Broad Band: The Untold Story of the Women Who Made the Internet
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writing software is like writing poetry with the unforgiving precision of equations, and it has a practical capacity to impact human lives on an unprecedented scale.
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“Pam found herself unwittingly cast into a ‘queen bee’ role, with others trying to unload their emotional work onto her,” Lee Felsenstein tells me in an e-mail. “This may have been the major factor in her abruptly leaving the group—the burden of the accumulated desires of so many of us to act like our mother.”
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“In those days,” Stacy writes, “journalists wrote that I started Echo to provide a safe place for women on the Net. Bite me. I wanted to get more women on Echo to make it better.”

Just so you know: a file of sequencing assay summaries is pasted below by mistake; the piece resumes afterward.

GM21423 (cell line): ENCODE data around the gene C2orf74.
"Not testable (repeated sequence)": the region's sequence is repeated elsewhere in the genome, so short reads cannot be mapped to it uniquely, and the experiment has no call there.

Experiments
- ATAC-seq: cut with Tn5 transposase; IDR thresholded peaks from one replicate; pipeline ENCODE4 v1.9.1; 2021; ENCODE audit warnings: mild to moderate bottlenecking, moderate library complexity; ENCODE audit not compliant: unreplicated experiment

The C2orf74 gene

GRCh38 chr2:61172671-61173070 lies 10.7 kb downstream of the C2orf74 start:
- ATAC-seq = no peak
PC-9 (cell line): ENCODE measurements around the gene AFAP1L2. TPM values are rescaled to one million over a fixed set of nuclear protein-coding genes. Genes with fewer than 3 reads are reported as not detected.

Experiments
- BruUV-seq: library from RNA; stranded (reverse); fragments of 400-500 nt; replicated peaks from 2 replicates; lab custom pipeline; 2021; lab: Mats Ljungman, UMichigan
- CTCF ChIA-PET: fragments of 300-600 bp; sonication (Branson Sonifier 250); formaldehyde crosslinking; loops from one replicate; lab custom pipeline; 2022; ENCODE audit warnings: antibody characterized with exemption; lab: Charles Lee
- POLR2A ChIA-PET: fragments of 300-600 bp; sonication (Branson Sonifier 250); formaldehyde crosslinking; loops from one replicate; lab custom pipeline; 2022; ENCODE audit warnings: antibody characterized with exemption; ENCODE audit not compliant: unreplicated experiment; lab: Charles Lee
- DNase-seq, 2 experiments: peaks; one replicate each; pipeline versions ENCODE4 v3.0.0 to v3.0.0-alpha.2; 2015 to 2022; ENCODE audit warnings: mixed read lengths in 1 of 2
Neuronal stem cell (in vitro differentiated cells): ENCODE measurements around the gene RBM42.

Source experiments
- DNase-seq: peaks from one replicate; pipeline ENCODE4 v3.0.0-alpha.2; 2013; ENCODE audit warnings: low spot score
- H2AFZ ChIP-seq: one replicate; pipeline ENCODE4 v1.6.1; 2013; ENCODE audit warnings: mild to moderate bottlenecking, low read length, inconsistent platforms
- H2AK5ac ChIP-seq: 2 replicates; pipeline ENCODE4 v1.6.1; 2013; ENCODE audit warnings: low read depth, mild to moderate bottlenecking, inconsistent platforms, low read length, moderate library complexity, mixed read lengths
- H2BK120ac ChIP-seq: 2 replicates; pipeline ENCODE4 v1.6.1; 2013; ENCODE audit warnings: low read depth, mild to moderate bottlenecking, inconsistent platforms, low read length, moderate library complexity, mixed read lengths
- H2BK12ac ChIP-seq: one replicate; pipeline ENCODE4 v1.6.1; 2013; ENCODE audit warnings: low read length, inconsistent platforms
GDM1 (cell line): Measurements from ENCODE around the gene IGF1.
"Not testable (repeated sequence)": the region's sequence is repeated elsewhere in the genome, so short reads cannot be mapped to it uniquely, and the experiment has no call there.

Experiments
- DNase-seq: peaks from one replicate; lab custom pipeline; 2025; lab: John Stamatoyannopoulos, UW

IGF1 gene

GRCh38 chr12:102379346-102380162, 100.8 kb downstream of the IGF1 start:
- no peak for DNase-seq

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Marisa Bowe saw the crash coming a mile away. Being from the Midwest, she’d lived through the collapse of the steel industry. For her, being part of the breathless atmosphere of the bubble was a rush precisely because she knew it would pop—it was like being on the inside of history. Her two favorite novels, Guy de Maupassant’s Bel Ami and Honoré de Balzac’s Lost Illusions, take place in Gilded Age France, and to be living through such a folly herself felt like a crazy stroke of luck.
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It’s not that the market couldn’t support more than one Web site for women. It’s that women, once they got online, could take it from there.